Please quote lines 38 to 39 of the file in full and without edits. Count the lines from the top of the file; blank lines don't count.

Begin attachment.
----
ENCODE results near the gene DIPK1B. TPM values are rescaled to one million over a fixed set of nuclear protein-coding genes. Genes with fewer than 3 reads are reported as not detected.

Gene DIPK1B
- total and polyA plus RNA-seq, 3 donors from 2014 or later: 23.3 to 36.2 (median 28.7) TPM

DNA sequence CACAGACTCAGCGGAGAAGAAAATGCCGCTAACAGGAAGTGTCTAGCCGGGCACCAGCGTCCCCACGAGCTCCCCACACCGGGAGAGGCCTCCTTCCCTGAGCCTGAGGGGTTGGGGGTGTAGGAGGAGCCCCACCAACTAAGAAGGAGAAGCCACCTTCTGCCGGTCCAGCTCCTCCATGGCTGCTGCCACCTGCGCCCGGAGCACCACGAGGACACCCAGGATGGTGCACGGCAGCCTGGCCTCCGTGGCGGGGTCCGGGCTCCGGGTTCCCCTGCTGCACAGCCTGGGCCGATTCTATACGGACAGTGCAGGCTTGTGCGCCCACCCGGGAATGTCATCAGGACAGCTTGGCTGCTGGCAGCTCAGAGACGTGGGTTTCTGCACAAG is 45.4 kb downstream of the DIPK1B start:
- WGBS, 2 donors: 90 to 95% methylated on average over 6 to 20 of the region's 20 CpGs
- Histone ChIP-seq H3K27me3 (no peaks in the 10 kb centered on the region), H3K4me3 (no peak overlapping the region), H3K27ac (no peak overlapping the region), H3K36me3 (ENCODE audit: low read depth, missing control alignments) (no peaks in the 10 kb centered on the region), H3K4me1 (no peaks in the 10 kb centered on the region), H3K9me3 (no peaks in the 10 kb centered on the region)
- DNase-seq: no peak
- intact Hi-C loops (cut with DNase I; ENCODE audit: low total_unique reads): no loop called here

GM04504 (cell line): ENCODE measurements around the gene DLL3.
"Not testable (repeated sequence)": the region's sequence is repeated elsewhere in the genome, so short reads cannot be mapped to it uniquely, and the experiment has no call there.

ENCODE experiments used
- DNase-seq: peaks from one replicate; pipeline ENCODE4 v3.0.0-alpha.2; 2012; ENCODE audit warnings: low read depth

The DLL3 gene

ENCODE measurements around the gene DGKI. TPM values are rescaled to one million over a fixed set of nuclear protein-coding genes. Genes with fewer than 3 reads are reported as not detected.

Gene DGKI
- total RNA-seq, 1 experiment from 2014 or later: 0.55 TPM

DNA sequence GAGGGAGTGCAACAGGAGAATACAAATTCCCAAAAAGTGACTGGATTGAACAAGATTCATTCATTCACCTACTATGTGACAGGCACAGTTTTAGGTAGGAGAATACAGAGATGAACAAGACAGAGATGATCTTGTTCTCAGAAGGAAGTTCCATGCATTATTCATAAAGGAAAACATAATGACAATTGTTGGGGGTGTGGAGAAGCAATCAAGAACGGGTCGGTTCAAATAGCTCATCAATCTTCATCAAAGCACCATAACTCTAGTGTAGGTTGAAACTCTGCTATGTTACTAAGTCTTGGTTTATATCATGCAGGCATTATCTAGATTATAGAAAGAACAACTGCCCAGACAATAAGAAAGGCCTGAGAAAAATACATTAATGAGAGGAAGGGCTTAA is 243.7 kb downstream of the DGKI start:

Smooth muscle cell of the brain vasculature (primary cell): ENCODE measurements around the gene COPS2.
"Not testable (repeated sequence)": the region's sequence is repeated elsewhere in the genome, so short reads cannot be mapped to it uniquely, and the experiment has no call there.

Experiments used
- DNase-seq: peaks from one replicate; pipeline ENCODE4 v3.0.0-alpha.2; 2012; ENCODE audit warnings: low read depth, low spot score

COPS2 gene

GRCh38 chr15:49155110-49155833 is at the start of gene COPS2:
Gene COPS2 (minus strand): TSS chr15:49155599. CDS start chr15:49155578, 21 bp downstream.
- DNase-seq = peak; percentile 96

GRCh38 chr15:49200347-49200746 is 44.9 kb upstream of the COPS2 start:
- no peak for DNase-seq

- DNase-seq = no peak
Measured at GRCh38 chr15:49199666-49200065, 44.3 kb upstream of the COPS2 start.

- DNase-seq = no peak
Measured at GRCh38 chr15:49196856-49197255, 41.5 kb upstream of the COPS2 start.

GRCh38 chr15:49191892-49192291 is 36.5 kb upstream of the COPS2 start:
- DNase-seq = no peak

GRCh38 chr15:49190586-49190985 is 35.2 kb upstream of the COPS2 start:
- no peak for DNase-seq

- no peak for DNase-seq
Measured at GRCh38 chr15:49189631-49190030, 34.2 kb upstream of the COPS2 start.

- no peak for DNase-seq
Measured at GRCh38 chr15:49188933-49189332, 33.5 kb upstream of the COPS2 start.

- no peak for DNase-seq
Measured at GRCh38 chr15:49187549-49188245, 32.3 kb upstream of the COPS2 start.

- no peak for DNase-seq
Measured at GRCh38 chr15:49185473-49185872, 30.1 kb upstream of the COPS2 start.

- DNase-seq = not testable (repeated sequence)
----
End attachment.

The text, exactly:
- no peak for DNase-seq
Measured at GRCh38 chr15:49188933-49189332, 33.5 kb upstream of the COPS2 start.